December 2017: PharmacoEconomics Open
Theresa Tawiah, Keziah Malam, Anthony Kwarteng, Constance Bart-Plange, Lawrence Febir, Vivian Aubyn, Konrad Obermann, Seth Owusu-Agyei, Kwaku Poku Asante
Background: Use of malaria rapid diagnostic test (mRDT) enhances patient management and reduces costs associated with the inappropriate use of antimalarials. Despite its proven clinical effectiveness, mRDT is not readily available at licensed chemical shops in Ghana. Therefore, in order to improve the use of mRDT, there is the need to understand the willingness to pay for and sell mRDT. This study assessed patients' willingness to pay and licensed chemical operators' (LCS) willingness to sell mRDTs...
2018: Cost Effectiveness and Resource Allocation: C/E
M Biggeri, M Nannini, G Putoto
Community health insurance (CHI) aims to provide financial protection and facilitate health care access among poor rural populations. Given common operational challenges that hamper the full development of the scheme, there is need to undertake systematic feasibility studies. These are scarce in the literature and usually they do not provide a comprehensive analysis of the local context. The present research intends to adopt a mixed-methods approach to assess ex-ante the feasibility of CHI. In particular, eight preconditions are proposed to inform the viability of introducing the micro insurance...
January 31, 2018: Social Science & Medicine
Jonas Steel, Lode Godderis, Jeroen Luyten
Objectives Occupational health and safety (OHS) interventions` effect on worker productivity is an essential, but complex element of the value of these programs. The trustworthiness of economic evaluation studies, aiming to provide guidance to decision-makers in the field of OHS, depends at least partly on how accurately productivity changes are measured. We aim to review the methods used to estimate productivity changes in recently published economic evaluations of OHS interventions. Methods We performed systematic searches of economic evaluations of OHS programs published between 2007 and 2017 and reviewed these studies` methods to quantify the programs` impact on worker productivity Results Of the 90 identified studies, 44 used a human capital approach, 17 a friction cost approach, 13 stated productivity in natural units (eg, a cost-per-absence-day-avoided), 7 made use of compensation expenses, 4 used output-based methods, 4 an "ad hoc" approach, and 1 study did not state its method...
February 6, 2018: Scandinavian Journal of Work, Environment & Health
Jacob T Painter, Laura Gressler, Niranjan Kathe, S Lane Slabaugh, Karen Blumenschein
BACKGROUND: Quantifying the value of pharmacy services is imperative for the profession as it works to establish an expanded role within evolving health care systems. The literature documents the work that many have contributed toward meeting this goal. To date, however, the preponderance of evidence evaluates the value of pharmacist services to third-party payers; few published studies address the value that consumers place on these services. OBJECTIVES: In 1999, a review of studies that used the contingent valuation method to value pharmacy services was published...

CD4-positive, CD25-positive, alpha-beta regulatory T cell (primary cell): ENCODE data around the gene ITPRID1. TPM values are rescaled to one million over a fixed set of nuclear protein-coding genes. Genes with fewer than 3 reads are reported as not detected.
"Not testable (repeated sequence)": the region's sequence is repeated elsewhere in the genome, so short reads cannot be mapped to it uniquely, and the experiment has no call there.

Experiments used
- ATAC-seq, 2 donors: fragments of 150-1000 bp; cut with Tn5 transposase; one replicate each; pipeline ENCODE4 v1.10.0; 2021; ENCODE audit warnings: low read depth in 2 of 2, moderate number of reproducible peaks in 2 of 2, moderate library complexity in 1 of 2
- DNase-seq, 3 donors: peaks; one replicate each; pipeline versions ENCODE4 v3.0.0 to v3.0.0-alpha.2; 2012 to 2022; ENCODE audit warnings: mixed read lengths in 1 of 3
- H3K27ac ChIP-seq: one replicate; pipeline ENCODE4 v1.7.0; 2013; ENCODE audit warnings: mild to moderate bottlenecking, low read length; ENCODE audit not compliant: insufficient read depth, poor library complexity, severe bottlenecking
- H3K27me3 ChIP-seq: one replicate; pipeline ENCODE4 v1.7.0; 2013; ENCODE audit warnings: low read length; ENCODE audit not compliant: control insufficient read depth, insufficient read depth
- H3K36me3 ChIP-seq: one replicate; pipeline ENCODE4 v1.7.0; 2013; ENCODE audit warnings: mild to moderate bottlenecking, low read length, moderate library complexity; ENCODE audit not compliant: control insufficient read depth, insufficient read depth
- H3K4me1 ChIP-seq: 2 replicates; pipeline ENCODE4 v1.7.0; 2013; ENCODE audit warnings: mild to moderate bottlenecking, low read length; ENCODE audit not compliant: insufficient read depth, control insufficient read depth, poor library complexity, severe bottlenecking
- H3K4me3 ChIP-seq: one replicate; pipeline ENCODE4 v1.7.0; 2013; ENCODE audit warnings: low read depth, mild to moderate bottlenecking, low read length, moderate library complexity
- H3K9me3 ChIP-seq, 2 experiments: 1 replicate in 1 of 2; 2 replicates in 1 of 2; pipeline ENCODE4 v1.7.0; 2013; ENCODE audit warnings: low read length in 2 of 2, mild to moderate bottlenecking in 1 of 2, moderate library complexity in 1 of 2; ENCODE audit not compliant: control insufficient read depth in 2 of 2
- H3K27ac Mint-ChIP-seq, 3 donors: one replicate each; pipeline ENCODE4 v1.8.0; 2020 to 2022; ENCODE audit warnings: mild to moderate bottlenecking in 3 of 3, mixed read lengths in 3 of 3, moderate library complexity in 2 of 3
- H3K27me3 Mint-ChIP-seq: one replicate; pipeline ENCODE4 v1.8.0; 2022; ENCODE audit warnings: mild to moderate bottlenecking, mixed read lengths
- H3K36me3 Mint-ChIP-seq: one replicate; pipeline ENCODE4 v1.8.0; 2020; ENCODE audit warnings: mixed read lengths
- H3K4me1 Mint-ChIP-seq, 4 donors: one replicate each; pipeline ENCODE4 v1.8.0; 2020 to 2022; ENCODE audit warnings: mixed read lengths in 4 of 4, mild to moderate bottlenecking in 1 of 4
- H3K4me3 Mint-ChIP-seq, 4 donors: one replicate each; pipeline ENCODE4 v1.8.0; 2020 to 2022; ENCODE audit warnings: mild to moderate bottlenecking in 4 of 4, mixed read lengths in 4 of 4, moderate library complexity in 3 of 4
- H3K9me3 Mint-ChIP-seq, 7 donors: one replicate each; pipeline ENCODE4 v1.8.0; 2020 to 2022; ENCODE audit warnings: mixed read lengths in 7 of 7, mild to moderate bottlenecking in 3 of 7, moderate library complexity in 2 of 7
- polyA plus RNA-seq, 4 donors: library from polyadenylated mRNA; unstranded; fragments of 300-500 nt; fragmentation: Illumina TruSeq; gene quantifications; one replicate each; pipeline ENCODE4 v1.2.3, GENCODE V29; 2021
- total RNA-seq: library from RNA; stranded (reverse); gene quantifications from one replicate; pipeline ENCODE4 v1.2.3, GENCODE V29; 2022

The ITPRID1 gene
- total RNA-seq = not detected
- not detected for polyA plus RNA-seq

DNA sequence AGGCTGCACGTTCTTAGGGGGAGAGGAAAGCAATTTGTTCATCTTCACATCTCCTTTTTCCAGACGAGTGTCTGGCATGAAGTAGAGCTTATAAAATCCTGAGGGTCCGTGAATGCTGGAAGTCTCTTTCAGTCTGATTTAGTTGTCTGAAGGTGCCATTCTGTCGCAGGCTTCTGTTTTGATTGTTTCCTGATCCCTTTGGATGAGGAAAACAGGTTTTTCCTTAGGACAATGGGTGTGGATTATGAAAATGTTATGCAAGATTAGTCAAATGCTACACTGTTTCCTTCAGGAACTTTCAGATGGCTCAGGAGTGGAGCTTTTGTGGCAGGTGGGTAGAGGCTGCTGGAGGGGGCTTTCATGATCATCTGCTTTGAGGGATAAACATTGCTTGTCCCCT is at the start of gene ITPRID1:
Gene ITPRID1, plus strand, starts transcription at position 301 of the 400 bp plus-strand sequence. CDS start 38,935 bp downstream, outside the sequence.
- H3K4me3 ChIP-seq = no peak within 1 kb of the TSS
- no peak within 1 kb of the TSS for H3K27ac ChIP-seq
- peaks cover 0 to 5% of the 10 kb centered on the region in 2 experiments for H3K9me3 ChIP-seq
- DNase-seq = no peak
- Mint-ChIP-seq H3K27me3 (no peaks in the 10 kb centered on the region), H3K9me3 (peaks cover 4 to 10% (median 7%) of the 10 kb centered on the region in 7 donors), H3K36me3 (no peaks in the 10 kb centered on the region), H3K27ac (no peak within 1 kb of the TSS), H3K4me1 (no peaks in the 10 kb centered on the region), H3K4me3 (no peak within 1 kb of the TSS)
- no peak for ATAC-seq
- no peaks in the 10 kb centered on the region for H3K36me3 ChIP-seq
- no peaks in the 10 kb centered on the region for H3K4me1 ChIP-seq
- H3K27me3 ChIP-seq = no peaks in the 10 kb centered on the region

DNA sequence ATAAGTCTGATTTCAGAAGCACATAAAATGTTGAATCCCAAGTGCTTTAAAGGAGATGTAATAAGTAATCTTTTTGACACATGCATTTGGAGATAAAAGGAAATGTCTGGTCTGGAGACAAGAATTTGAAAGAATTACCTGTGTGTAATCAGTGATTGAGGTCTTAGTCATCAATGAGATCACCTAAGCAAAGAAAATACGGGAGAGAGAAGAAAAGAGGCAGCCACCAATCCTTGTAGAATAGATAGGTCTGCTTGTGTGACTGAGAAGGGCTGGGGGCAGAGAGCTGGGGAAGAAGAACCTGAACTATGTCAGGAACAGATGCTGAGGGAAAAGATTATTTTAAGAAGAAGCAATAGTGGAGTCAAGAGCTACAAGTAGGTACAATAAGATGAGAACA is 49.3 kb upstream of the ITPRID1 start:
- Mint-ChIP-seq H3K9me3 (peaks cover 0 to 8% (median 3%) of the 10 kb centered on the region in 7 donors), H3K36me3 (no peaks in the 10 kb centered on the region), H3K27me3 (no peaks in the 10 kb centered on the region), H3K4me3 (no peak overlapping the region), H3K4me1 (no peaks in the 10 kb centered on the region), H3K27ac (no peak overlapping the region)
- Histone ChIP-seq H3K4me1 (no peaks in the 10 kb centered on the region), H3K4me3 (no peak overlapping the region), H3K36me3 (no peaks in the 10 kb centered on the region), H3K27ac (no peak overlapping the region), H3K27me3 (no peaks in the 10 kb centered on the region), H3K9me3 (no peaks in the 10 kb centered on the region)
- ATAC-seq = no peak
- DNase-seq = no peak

February 2, 2018: Research in Social & Administrative Pharmacy: RSAP
C G Fawsitt, S Meaney, R A Greene, P Corcoran
Surgical site infections (SSIs) are one of the most common and, yet, preventable healthcare associated infections. In Ireland, the rate of Caesarean section (CS) is increasing, while postpartum hospital stay is decreasing, adversely affecting SSI among women. There is much need to develop post-discharge surveillance which can effectively monitor, detect, and arrange treatment for affected women. The use of modern technology to survey SSI following discharge from hospital remains unexplored. We report the results of a feasibility study which investigates whether an integrated mobile application (hereafter, app) is more cost-beneficial than a stand-alone app or telephone helpline at surveying SSI following CS...
September 18, 2017: Irish Medical Journal
Tracy A Comans, Kim-Huong Nguyen, Brendan Mulhern, Megan Corlis, Li Li, Alyssa Welch, Susan E Kurrle, Donna Rowen, Wendy Moyle, Sanjeewa Kularatna, Julie Ratcliffe
INTRODUCTION: Generic instruments for assessing health-related quality of life may lack the sensitivity to detect changes in health specific to certain conditions, such as dementia. The Quality of Life in Alzheimer's Disease (QOL-AD) is a widely used and well-validated condition-specific instrument for assessing health-related quality of life for people living with dementia, but it does not enable the calculation of quality-adjusted life years, the basis of cost utility analysis. This study will generate a preference-based scoring algorithm for a health state classification system -the Alzheimer's Disease Five Dimensions (AD-5D) derived from the QOL-AD...
January 21, 2018: BMJ Open